How would you describe the cryptocurrency culture?
Cryptocurrency is a complex system based on a simple dream – to put the power of finance back into the hands of people everywhere.
If you look at where Bitcoin started, we see that it was founded to offer a borderless, transparent and inclusive alternative to traditional finance models. And the cryptocurrency culture constantly evolves to match that dream!
Crypto was intended to free ordinary consumers from reliance on a financial third party like a bank and this is precisely what it should do and is doing.
It has been well documented that the world of cryptocurrency is heavily male dominated. What do you think needs to change to get more women involved in blockchain technology to help balance the existing gender divide?
Crypto was created with the core value of inclusivity from the start and it is part of its ongoing allure. Achieving greater inclusivity requires bold initiatives that will see more women getting the support they need to enter the crypto space while showcasing the benefits of smart money.
A recent survey reported that the ‘average Bitcoin user’ is male (85%). Do you think there is a link between the lack of female talent in the industry, and the lack of female users?
Admittedly, to date, “dabbling” in Bitcoin has been more male-dominated than female, yet it’s not all bad news.
I am part of several groups that give a platform to thousands of women working in and using cryptocurrency to help each other and I have seen many women seeking mentors.
Whilst this imbalance is still very much prevalent, it is improving every year. In 2018, Coin Dance, a Bitcoin company, noted that only 5.7% of its investors were women. Fast forward to 2020 and certain crypto exchanges are reporting up to a 160% surge in female crypto investors.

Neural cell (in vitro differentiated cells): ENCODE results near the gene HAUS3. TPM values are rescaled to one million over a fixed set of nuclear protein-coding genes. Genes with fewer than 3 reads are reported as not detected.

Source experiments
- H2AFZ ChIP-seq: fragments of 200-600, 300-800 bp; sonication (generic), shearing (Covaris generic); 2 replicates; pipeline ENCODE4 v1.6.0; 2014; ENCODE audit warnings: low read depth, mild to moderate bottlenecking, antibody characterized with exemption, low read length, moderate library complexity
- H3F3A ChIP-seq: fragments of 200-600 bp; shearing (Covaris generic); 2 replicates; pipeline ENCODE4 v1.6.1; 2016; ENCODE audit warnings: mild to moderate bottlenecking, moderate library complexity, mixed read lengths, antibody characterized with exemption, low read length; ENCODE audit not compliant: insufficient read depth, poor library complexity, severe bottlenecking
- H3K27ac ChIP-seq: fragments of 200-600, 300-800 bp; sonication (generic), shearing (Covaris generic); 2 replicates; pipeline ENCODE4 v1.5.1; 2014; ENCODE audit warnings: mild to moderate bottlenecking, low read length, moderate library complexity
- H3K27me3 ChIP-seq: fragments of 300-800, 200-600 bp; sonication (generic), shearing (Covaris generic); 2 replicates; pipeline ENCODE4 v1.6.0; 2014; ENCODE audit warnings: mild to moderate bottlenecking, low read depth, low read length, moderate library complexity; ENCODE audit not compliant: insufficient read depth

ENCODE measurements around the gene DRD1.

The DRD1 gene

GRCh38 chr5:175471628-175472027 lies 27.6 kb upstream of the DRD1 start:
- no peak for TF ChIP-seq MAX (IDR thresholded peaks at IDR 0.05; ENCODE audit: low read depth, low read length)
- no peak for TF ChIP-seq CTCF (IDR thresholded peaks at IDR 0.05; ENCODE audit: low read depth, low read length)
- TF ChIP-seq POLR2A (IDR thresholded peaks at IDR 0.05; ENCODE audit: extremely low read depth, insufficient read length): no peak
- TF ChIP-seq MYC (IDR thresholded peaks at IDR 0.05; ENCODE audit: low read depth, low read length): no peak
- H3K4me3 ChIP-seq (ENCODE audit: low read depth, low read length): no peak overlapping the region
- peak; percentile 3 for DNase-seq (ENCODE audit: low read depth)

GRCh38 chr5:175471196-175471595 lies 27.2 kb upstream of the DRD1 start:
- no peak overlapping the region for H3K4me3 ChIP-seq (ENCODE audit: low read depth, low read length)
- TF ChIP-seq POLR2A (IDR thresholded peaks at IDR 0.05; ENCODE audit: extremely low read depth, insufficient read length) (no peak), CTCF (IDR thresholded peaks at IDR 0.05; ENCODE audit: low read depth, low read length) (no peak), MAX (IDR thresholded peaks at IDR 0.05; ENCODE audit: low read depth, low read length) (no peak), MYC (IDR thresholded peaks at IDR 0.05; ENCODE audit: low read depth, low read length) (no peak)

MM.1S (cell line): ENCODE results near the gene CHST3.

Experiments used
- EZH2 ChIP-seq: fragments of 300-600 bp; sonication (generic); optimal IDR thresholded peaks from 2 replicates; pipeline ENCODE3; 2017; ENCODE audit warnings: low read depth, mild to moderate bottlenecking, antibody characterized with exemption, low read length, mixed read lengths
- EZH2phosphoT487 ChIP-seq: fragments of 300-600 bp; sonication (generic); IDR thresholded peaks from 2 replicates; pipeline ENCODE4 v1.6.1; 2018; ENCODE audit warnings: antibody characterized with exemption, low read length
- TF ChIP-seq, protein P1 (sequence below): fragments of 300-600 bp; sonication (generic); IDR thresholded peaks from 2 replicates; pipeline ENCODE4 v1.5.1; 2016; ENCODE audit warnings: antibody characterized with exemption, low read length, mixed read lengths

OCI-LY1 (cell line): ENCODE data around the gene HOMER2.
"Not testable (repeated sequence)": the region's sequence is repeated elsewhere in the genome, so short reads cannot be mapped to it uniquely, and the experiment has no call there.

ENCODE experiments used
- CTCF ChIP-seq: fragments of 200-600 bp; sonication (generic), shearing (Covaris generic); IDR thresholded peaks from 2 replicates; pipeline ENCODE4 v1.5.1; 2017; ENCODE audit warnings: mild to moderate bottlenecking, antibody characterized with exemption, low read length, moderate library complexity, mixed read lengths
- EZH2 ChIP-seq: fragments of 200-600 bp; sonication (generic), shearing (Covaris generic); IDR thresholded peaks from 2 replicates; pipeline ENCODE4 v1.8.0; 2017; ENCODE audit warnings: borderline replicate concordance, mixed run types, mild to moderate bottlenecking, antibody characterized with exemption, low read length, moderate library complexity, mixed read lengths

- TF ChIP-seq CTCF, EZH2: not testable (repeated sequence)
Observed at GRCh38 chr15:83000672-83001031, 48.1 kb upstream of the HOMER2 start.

Here at Zumo, we have a track record of appointing women in our leadership team, which has translated into significant growth in the number of female users – over 36% of our current users are women.
Do you think more diverse teams across all demographics will contribute to crypto becoming more widely adopted?
In short yes, diversity coupled with openness allows organisations to consider different points of views and culture, which leads ultimately to being more inclusive.
With more women and diverse teams, it means that products are designed to be more accessible and more appealing to wider audiences. Hence the adoption rate increases.
If 2020 was the year when we saw cryptocurrencies entering into the mainstream, 2021 will be the year when we begin to see the benefits of mainstream adoption. The sheer freedom offered by crypto – enabling financial inclusion and self-autonomy is already attracting diverse segments of the population worldwide.